I'm afraid this is a policy that is run in Thailand and that really does not make life easier for especially but not only expats. This "I don't see you so you are not here" policy is utterly dangerous and also annoying. If there is a issue (whatever it is - floods, terrorist threats, bush fires - you name it), it has to be addressed as soon as possible in order to minimize damage. This obviously is a thinking that has not got through to the highest level of those who are responsible for the country.

I have experienced this behaviour on the "normal citicen's" level, which might be incurred due to cultural and traditional reasons but I strongly oppose politicians who close their eyes to the obvious.

Of course, there are some issues that are overrated by media and some groups that try to take benefit of certain circumstances. Nevertheless - increasing security measures on crowded places as long as there is a given (not only alleged) suspicion of possible terrorist threats would help a lot. Although police is widely seen as corrupt, people read newspapers and if they see an increased presence of police, they rather would be reassured than irritated (if police is doing a proper job).

Edited by kaunitz

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I'm afraid this is a policy that is run in Thailand and that really does not make life easier for especially but not only expats. This "I don't see you so you are not here" policy is utterly dangerous and also annoying. If there is a issue (whatever it is - floods, terrorist threats, bush fires - you name it), it has to be addressed as soon as possible in order to minimize damage. This obviously is a thinking that has not got through to the highest level of those who are responsible for the country.

I have experienced this behaviour on the "normal citicen's" level, which might be incurred due to cultural and traditional reasons but I strongly oppose politicians who close their eyes to the obvious.

Of course, there are some issues that are overrated by media and some groups that try to take benefit of certain circumstances. Nevertheless - increasing security measures on crowded places as long as there is a given (not only alleged) suspicion of possible terrorist threats would help a lot. Although police is widely seen as corrupt, people read newspapers and if they see an increased presence of police, they rather would be reassured than irritated (if police is doing a proper job).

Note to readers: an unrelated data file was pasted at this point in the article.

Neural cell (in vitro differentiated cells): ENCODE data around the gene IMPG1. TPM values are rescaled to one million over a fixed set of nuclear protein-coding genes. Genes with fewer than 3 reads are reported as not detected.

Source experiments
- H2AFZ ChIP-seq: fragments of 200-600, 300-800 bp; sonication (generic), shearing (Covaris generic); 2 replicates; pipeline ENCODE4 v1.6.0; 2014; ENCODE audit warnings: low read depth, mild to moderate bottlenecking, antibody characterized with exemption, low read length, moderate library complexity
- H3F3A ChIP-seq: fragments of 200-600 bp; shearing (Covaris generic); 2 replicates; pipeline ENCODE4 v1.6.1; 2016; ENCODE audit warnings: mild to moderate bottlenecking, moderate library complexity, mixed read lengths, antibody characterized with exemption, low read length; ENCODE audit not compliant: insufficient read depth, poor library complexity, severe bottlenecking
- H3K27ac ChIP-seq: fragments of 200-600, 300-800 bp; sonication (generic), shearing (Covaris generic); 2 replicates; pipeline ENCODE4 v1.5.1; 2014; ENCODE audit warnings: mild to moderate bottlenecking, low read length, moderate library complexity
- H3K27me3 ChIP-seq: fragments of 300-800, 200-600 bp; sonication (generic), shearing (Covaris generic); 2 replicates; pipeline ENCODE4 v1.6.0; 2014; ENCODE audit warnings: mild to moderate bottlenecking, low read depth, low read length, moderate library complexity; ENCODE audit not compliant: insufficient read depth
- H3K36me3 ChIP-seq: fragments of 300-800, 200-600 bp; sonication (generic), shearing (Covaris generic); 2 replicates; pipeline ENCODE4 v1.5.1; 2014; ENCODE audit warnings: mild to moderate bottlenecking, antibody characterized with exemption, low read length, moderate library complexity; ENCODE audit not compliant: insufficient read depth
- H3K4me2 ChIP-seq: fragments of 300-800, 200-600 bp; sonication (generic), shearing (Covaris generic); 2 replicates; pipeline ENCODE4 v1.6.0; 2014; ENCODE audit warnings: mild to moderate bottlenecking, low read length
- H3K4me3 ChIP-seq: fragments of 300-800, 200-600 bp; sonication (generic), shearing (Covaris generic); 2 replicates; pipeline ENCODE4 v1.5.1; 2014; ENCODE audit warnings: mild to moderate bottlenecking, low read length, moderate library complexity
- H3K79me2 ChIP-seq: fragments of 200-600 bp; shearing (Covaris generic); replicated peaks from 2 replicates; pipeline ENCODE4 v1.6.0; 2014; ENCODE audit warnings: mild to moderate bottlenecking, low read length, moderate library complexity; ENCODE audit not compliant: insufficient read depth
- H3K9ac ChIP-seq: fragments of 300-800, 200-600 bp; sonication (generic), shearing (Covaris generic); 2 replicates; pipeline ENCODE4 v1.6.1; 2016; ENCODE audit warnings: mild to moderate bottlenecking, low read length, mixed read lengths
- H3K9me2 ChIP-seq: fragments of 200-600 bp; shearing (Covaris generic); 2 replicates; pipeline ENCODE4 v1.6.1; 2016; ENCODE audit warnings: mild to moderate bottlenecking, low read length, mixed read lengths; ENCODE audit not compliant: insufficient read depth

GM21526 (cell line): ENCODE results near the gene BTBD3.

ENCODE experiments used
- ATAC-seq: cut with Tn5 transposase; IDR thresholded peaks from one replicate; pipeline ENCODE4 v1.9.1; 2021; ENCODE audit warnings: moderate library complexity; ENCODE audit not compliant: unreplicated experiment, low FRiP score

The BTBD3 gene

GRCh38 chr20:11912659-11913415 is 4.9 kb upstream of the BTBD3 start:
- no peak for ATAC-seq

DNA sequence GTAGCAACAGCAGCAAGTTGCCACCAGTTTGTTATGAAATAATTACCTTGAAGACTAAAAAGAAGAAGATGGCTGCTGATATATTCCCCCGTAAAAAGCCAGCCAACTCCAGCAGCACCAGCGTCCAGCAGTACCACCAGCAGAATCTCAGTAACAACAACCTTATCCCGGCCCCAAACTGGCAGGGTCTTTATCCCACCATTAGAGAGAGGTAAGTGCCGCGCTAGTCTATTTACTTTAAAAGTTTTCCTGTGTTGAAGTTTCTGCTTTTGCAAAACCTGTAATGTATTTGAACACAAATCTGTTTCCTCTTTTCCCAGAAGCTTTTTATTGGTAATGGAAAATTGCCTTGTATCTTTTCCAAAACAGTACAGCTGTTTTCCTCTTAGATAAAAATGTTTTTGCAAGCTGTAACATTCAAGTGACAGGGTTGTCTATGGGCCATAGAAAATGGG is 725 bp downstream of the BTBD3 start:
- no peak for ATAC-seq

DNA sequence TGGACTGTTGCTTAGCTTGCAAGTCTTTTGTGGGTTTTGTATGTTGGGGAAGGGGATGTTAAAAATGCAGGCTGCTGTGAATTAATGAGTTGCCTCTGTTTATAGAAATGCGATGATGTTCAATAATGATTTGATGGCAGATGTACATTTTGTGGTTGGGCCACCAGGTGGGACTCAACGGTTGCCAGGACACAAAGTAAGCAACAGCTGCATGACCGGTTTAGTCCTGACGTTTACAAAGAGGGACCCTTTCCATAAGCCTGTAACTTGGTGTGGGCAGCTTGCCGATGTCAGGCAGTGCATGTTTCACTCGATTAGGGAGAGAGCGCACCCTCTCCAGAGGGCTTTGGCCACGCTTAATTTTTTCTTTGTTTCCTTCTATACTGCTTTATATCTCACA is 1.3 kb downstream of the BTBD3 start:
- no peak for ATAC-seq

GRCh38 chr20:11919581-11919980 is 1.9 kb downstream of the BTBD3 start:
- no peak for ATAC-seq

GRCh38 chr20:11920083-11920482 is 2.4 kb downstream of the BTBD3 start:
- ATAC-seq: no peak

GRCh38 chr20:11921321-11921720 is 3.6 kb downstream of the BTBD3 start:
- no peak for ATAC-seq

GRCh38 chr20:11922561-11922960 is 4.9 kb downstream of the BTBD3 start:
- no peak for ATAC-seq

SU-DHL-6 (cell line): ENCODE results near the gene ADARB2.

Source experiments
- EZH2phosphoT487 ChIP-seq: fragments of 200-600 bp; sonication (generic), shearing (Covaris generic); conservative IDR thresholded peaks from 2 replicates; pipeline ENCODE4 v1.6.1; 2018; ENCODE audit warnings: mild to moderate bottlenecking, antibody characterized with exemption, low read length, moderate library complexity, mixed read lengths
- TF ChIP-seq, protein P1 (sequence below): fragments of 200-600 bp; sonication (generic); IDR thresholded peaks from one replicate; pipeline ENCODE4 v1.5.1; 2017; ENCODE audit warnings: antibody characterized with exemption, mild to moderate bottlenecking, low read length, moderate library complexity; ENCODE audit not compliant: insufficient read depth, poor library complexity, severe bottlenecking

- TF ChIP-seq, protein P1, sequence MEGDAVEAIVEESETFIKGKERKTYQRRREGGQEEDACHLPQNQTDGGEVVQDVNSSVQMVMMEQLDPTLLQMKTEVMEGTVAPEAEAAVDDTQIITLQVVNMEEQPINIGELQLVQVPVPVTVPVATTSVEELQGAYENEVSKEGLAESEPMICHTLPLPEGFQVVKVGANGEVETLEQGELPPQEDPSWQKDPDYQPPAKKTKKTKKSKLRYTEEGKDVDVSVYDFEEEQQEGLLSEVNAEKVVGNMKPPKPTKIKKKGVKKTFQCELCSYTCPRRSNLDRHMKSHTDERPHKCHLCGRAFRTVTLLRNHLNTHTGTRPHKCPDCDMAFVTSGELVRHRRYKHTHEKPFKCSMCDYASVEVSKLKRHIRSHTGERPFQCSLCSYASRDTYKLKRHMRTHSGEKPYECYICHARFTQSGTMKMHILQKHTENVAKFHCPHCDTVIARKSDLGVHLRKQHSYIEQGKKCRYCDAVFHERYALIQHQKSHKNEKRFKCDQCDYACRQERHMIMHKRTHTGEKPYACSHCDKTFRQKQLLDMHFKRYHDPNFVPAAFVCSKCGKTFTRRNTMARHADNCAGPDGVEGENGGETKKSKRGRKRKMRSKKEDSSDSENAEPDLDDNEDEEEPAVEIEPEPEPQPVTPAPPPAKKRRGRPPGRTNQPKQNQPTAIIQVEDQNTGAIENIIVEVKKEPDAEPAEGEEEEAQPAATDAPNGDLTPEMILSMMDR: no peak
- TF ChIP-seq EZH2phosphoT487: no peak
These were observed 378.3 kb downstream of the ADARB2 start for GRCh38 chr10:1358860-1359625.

On the other hand, we have to face that US government very often is overreacting. Anyhow, this does not justify Thai authorities to tell them to "shut up" but they should go for more detailed information in order to get a more detailed picture.

Geeeez, JC2X is failing, as I see!

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On the other hand, we have to face that US government very often is overreacting. Anyhow, this does not justify Thai authorities to tell them to "shut up" but they should go for more detailed information in order to get a more detailed picture.

Geeeez, JC2X is failing, as I see!

I'm less concerned about whether or not the US is correct or not. It's the Thai government's threats. I think I mentioned this in a post a few months ago but the next time you're reading The Bangkok Post or The Nation notice the number of times they use the word "warned." Not in the, "Hey, we're warning citizens not to play in traffic" sort of way but in the "We're warning you that if you don't give us our plane back we'll retaliate" way.

Even during the red shirt protests, they put out some video of Abhisit meeting with the red shirt leaders and at least twice he was "warned" by the red shirts to be more respectful because he was addressing someone elder to him. Meanwhile they acted like a bunch of immature idiots rolling their eyes and making faces whenever Abhisit responded to anything they said.

Like you said in your previous post, it all boils down to the tendency of the government to not act on anything until there is a problem (or there's money to be made). However, it also reeks of the same sort of cover up that happened in Chiang Mai with the five people who died at the Downtown Inn. How else can they explain how some foreigner came into possession of 4,500 kg of bomb making materials right under the Thai police's noses?